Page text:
Friday, November 7, 2008

The importance of raising your hand

I promised last week that I'd write about how those World Series-related articles came about. The answer is simple: I raised my hand.

I've written for the New York Times twice before: first, about a t-shirt for the New Jersey Section, and second a piece about West Wildwood for the Escapes section.

I'd never written for the sports section -- in their paper or, really, anywhere else. While I follow sports, I don't write about it, just like I no logner write about music because I'd rather be on the fan end of things.

But the latest issue of the ASJA newsletter had a feature about who to pitch in what sections of the paper, and had a lot of great information about sports. So, on the Monday morning of the first part of game 5, I pitched a short article about the "Why Can't Us?" t-shirts. I didn't expect much to come of it. I pitched the article on what could have been the day the World Series ended, and I'd never pitched that section before.

But the editor called me soon after and asked if I could turn the article around by the end of the day. Sure, I said! I dropped everything else, called the key players who created the t-shirt, and had the piece done in two hours. I went over edits over the phone while I was headed into Philly to watch the game.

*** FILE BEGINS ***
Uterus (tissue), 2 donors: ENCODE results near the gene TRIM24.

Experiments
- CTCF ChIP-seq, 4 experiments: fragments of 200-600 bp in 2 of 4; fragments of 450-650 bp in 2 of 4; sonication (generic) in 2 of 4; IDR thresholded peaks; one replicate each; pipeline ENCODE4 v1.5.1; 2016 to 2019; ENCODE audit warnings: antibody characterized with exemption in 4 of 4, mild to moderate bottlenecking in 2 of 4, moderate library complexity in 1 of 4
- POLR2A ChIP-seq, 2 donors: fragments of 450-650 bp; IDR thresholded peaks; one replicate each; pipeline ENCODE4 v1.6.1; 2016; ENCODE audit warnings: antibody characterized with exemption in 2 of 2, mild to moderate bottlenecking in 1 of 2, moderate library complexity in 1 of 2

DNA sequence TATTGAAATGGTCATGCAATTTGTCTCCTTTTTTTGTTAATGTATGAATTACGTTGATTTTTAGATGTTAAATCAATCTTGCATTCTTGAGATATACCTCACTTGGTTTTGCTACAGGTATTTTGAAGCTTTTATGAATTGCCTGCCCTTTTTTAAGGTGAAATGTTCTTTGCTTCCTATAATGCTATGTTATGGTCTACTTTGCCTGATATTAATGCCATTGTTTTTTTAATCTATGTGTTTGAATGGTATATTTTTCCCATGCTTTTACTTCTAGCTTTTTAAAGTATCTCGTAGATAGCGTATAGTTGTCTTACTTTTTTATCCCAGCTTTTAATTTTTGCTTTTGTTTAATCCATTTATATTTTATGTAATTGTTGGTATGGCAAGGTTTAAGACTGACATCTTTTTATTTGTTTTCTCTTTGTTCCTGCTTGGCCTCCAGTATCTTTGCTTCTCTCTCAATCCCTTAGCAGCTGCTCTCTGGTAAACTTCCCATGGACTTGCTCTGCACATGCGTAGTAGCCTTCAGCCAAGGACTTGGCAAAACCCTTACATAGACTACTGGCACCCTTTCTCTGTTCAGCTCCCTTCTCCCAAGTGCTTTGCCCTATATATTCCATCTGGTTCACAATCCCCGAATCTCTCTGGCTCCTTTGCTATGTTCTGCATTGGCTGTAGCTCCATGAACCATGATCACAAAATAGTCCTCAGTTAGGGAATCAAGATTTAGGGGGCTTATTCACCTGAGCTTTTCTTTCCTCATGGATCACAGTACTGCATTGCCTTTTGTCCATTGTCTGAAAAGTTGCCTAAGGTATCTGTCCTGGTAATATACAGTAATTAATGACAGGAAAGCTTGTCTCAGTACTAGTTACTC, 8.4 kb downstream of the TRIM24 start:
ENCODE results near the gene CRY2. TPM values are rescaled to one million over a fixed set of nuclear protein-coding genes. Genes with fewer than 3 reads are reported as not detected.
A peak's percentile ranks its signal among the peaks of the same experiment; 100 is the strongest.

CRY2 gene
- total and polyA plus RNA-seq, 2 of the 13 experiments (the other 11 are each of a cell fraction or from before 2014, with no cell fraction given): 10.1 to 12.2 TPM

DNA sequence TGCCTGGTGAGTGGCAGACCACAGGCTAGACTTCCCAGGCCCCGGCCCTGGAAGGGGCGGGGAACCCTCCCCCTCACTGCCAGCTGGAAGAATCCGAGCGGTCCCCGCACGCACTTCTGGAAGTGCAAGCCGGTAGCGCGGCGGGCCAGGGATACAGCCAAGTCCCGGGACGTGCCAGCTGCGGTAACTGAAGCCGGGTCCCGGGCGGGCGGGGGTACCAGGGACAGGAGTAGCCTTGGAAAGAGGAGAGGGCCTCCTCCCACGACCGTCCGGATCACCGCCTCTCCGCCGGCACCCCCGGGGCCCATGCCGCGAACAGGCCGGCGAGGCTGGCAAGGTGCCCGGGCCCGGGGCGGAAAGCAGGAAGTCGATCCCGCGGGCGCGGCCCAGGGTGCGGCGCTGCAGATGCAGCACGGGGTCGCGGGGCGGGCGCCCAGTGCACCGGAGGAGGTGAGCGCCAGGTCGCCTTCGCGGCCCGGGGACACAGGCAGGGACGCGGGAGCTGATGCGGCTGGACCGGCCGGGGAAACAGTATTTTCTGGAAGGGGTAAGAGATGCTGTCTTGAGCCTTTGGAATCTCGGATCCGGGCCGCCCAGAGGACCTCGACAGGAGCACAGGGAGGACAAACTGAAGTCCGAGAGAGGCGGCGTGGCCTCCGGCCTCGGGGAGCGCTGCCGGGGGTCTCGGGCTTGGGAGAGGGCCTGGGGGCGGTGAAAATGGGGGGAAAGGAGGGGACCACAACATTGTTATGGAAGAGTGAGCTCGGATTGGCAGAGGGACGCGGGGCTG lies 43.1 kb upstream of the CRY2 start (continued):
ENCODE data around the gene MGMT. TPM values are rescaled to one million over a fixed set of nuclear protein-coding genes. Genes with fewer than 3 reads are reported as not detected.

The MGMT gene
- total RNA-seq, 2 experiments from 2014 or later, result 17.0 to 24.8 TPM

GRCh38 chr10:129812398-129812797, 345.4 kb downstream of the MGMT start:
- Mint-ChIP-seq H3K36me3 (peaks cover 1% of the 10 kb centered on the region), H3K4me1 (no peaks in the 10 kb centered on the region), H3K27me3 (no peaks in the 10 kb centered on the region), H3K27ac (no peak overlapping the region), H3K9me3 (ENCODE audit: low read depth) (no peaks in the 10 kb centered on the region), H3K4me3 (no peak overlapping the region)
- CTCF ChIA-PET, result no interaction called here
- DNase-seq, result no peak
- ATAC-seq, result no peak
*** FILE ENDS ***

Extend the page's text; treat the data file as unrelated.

Success! It ran in the paper the next day. So I told the editor I could help out with post-win coverage if they were to win when Game 5 resumed. And I did. Then, when the Phillies won, I offered to cover the series parade. And I did.

None of this would have happened if I didn't tell them that I was available. Granted, I have a relationship with some editors at the paper, and I've been freelancing long enough to show examples that I could write these articles. But, still, it took reading that newsletter and sending an email and giving it a chance even when it seemed like a long shot for those three articles to come about.

My book came about the same way. I saw in a newsletter that the publisher was looking, and I raised my hand. I'll be reporting about another new outlet for my writing in mid-December that came about the same way: I raised my hand.

I tell new freelancers all the time to aim high because the worst thing an editor can do is say no (and then I tell them to keep pitching since they caught that editor's attention). It's this attitude that has kept me relatively insulated from the economic downturn -- that and it's impossible to be laid off when you work for yourself.

I'm not sure if this interest anyone other than freelancers, though I have to imagine that it applies to other areas of work, whether you're going for a new client or new position or new job. Raise your hand. Otherwise, you're just part of the crowd.

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John and Lisa Howard-Fusco said...

Lisa needs to read this. - John

Susan Johnston said...

Way to go, Jen! Maybe sports will become your new niche?

ZoeyBella said...

Well said, Jen. I referenced your post twice today as an example for freelancers and how they need to have a "go-get-it" attitude.

Shan said...

good for you! this was a great post! one of the best pieces of advise ever received was two simple words: BE AVAILABLE.

much continued success to you!